“The European culture centre might just as well be in the periphery as on the continent,” René Bosc, artistic director of the Présence festival told Ballade’s Kyrre Tromm Lindvig in Paris. MIC English brings you the translated interview about the Nordic dimension at this year’s Présence.
Let us step back in time. The MAGMA festival was first arranged in Berlin in 2002 in an attempt by the Nordic composer organizations to bring the biannual contemporary music festival Nordiske musikkdager abroad. This year, the two festivals are separated in an attempt to let MAGMA be an international portal to Nordic music.
Bosc was invited to MAGMA and Ultima in Berlin. Until then, he did not know much about Nordic music, he admitted.
Including MAGMA at Présence
“I knew very little about Nordic composers, but I am interested in music from all over the world. I appreciated the music at MAGMA a lot, but I noticed it is a tough job to arrange a festival out of the blue. That was why I suggested that we could incorporate the next MAGMA in Présence, where Radio France has the whole infrastructure and support system that is needed, Bosc says.
He was also invited to two Ultima festivals to learn more about Norwegian and Nordic music, and he argues that the contemporary music in the Nordic countries are among the most vital in Europe.
“The continent has not exclusive rights to define European contemporary music. The European culture centre might just as well be in the periphery as on the continent,” Bosc says.
The open festival
Radio France, situated in a mastodon building by the Seine river in Paris, disposes resources the Norwegian Broadcasting Corporation can only dream about. With two large concert halls, two orchestras, and two choirs, the French national radio station is able to set premises for French music.
“It is important for me to create a festival that has an including aesthetic position. Here in Paris, lots of people are thinking about contemporary music as the canon, especially the environment around IRCAM (Institute of Research and Coordination in Acoustics, established by the composer Pierre Boulez on commission by president Pompidou in 1970). That was why I tried to make Présence a more open festival, more popularly oriented than most contemporary festivals, which I have also been strongly criticised for.”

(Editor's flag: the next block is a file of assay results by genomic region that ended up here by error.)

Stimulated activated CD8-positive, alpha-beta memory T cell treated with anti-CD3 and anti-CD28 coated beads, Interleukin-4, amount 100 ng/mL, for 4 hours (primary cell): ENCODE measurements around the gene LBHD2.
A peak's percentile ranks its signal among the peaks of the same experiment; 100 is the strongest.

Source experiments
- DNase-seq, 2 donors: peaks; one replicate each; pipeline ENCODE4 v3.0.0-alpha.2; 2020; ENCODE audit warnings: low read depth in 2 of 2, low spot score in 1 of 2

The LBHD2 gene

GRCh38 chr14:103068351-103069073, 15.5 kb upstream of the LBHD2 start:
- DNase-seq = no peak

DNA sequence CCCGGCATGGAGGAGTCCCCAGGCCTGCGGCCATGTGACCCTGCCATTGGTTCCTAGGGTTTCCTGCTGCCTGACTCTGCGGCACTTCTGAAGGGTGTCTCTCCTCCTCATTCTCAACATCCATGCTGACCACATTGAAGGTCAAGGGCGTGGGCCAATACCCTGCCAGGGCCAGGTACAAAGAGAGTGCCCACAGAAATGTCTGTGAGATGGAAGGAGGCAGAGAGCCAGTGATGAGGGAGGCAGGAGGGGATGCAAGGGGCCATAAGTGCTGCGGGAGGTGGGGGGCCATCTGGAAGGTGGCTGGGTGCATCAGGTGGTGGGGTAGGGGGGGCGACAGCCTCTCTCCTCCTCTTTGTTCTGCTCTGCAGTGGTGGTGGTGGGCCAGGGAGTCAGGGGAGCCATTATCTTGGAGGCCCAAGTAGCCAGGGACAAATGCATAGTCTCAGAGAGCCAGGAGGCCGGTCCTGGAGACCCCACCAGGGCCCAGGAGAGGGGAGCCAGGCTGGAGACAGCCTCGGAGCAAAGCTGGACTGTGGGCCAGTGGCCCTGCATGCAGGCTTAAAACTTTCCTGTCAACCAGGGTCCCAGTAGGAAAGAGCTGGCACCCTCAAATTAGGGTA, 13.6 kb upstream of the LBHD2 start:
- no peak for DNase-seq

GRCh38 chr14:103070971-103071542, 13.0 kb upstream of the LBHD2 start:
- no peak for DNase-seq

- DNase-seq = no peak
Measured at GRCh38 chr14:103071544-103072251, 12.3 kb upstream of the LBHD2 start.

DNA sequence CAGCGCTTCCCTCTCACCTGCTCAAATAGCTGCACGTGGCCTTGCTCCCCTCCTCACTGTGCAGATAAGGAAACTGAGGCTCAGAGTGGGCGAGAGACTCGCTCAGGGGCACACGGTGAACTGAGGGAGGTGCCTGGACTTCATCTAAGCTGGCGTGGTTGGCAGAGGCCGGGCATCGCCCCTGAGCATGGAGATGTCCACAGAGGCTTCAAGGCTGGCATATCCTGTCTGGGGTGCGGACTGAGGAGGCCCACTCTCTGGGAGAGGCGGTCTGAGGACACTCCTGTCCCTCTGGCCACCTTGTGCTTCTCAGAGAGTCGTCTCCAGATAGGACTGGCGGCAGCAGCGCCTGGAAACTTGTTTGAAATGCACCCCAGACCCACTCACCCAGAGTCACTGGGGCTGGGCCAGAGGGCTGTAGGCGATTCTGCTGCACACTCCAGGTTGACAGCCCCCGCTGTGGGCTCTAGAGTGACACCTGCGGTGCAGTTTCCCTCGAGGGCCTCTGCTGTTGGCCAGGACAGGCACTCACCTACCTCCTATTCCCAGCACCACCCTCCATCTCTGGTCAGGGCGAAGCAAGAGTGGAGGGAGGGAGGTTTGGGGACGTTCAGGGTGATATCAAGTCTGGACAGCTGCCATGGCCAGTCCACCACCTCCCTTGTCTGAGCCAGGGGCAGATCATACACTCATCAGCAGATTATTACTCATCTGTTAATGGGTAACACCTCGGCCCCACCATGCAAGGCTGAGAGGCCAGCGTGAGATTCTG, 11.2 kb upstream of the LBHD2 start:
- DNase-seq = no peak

Bosc recognize the contradiction in terms when creating a popular festival for contemporary music.
“But the main point is to present a wide variety of events, and it must be allowed to look back in time as well,” Bosc maintains.
Taking a risk or three
In that perspective, the programme performed by Bergen Philharmonic Orchestra on 13 February is very typical for the festival’s including profile. After playing the festival composer Phillipe Hersant’s Cinq pièces pour orchestra, they continued with Arne Nordheim’s Tenebrae for chello and orchestra. After a short break, they served the audience six excerpts from Geir Tveitt’s Hundrad Hardingtonar before they concluded the evening with Bernt Sørensen’s Symphony.
A programme pointing ahead and behind, in other words?
“Exactly, that is what we have to dare. Aesthetic judgements are central when deciding what to play. I will add that I do not have problems with IRCAM’s futuristic policy, but I would like to make a contribution in order to complete the musical image. It would be a waste of time to do the same as IRCAM, because they are doing it so well themselves,” Bosc says.
Let’s talk about the Nordic dimension. You ordered five pieces for girls’ choir and orchestra. That is a bit unusual in a contemporary music context?
“The reason why there are no orchestras at contemporary music festivals is economic, not aesthetic. Otherwise, there is no reason for only having sinfoniettas and smaller ensembles. Who has said that symphony orchestras cannot play contemporary music? Here at Radio France we have all the resources we need both when it comes to space and musicians. Regarding the girls’ choir; I want contemporary music to reach all kinds of age groups, both among the audience and performers,” Bosc says.
Thoresen as "horizontal festival composer"
He has been critizised by French media for his eclectic programme choice at Présence. But the artistic director argues that his focus has been to attract new audiences.
“I could have played safe and only presented works by Pierre Boulez and other popular modernists. I think it is more interesting to present unfamiliar composers that need more attention at the continent. I am trying to create a festival that is raising questions instead of defining what to listen to or not. My mission is to produce a festival that is willing to take some risk.”
The Nordic profile has been strong at this year’s festival, as MIC English and Ballade have written about earlier. The main news this year was that Lasse Thoresen was chosen as “composers in residence” until 2007. Bosc describes Thoresen’s music as the ultimate mixture between an intellectual approach and directness.
“He manages the whole aspect of composing and creates music that is immediate. I have called him a horizontal festival composer; instead of giving him the main focus at one festival, he will be represented by different works until 2007, among them a commissioned piece. Lasse Thoresen, j’adore,” concludes Rene Bosc.
Translated from Norwegian by Bente Kalsnes
Lasse Thoresen, Composer, Professor